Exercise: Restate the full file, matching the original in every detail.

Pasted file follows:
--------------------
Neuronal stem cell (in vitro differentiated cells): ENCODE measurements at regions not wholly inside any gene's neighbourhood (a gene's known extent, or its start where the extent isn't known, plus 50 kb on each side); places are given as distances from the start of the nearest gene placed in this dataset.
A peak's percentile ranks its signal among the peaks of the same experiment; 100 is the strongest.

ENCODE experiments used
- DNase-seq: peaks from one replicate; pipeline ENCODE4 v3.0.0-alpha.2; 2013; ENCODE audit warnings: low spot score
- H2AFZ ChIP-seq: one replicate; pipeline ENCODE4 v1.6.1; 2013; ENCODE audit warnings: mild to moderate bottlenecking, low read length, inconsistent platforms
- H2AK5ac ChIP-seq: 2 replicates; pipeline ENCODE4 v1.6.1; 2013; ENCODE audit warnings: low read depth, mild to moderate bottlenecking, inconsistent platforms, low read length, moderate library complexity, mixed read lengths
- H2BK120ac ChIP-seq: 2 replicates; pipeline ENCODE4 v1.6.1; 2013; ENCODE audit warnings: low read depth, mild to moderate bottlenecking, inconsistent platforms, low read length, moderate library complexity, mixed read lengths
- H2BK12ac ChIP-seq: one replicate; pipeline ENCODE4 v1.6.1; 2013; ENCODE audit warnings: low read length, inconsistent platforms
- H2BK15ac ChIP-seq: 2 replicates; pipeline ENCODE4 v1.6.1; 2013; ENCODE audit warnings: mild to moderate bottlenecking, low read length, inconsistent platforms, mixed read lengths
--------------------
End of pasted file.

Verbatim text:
Neuronal stem cell (in vitro differentiated cells): ENCODE measurements at regions not wholly inside any gene's neighbourhood (a gene's known extent, or its start where the extent isn't known, plus 50 kb on each side); places are given as distances from the start of the nearest gene placed in this dataset.
A peak's percentile ranks its signal among the peaks of the same experiment; 100 is the strongest.

ENCODE experiments used
- DNase-seq: peaks from one replicate; pipeline ENCODE4 v3.0.0-alpha.2; 2013; ENCODE audit warnings: low spot score
- H2AFZ ChIP-seq: one replicate; pipeline ENCODE4 v1.6.1; 2013; ENCODE audit warnings: mild to moderate bottlenecking, low read length, inconsistent platforms
- H2AK5ac ChIP-seq: 2 replicates; pipeline ENCODE4 v1.6.1; 2013; ENCODE audit warnings: low read depth, mild to moderate bottlenecking, inconsistent platforms, low read length, moderate library complexity, mixed read lengths
- H2BK120ac ChIP-seq: 2 replicates; pipeline ENCODE4 v1.6.1; 2013; ENCODE audit warnings: low read depth, mild to moderate bottlenecking, inconsistent platforms, low read length, moderate library complexity, mixed read lengths
- H2BK12ac ChIP-seq: one replicate; pipeline ENCODE4 v1.6.1; 2013; ENCODE audit warnings: low read length, inconsistent platforms
- H2BK15ac ChIP-seq: 2 replicates; pipeline ENCODE4 v1.6.1; 2013; ENCODE audit warnings: mild to moderate bottlenecking, low read length, inconsistent platforms, mixed read lengths